The Writer As Hero

 

The drive to write is like any other artistic drive. There’s the deep connection to language, tone, rhythm, color or form, sure—but aside from that in-the-genes need there’s a more conscious and maybe less noble urge to tell our own story, in whatever form it takes. Always wanted to solve a murder? Invent a character who will do it for you. Always wanted to sail a tall ship and steal treasure and make your enemies walk the plank? Sounds like fun.

And a lot safer to write a story about someone else doing those things than living the adventures.

And then there’s the self-righteous need to punish evildoers, the passion to make the miseries of life come out with happy endings.

To justify the dumb things we’ve done in our own lives. To make heroes of ourselves.

I’m not saying any of this is wrong. But we write these stories precisely because we are not really heroes. And oh, how we want to be.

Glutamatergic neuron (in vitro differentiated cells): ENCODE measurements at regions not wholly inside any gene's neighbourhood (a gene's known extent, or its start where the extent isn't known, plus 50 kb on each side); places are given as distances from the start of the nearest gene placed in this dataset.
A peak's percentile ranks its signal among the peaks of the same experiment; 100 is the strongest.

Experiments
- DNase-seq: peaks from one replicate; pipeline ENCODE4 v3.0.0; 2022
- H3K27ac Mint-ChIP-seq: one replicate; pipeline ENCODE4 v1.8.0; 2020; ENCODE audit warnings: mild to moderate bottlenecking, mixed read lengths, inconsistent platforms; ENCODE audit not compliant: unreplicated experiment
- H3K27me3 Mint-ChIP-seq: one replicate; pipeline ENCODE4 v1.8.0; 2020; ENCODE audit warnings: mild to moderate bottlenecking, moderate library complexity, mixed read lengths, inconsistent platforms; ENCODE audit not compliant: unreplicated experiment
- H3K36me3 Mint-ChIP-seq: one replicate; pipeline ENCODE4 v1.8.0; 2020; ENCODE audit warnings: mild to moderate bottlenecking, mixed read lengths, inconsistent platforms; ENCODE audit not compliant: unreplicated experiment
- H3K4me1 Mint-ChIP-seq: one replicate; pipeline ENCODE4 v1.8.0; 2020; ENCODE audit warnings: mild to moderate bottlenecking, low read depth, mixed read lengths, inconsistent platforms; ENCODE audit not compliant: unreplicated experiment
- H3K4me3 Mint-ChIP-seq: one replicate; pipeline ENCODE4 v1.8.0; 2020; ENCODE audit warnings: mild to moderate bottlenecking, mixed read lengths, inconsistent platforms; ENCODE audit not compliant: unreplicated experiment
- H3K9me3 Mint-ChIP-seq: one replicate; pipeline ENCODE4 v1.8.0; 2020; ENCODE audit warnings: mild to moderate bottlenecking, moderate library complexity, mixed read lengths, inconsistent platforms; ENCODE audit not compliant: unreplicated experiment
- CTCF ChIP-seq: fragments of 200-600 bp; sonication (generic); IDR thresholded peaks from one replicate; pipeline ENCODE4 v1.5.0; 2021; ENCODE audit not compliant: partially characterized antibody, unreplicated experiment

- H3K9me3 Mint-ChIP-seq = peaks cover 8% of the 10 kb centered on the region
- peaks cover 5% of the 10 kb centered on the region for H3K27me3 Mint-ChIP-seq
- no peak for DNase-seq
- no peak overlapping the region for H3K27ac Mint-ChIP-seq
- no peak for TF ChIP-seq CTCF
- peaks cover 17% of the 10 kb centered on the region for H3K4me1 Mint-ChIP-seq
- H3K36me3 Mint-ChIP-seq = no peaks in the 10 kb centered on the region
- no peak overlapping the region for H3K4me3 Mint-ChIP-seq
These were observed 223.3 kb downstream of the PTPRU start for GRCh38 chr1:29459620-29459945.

But then I can’t really speak for everyone, can I? I’m really talking about myself. As a child, I wanted to be a pirate, or at least Nancy Drew. The best real adventure was creeping through a secret passageway to call the police while a robber held a gun on my father. Life in a corner store. But there weren’t too many of those. So I made some up. Robbers hiding in a church belfry. A janitor who looked suspicious and needed to be followed until I was late for dinner.

But then I became a teenager and finally an adult and it wasn’t as easy to convince either of those real characters that these stories were true, so I had to resort to making stuff up.

I think it’s best that way. If a story is too true, too close to our souls and our lives, it can become a tortured journey to the bottom of memory and may not work so well as a story. It has to be changed. Formed. Sculpted. And then it’s not that story any more.

It can come down to telling the truth or telling a story. The best art does both. The greatest artists are able to do both.

 

 

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2 Responses

  1. Wonderfully expressed, Shelley. We can live the lives of thousands in our imagination, visit the wonders of Myanmar on the evening news, and simultaneously stroke the purring cat-in-our-laps.

  2. Thanks, Nancy. I often wonder what people do if they have no creative outlet. Daydream? Drink?

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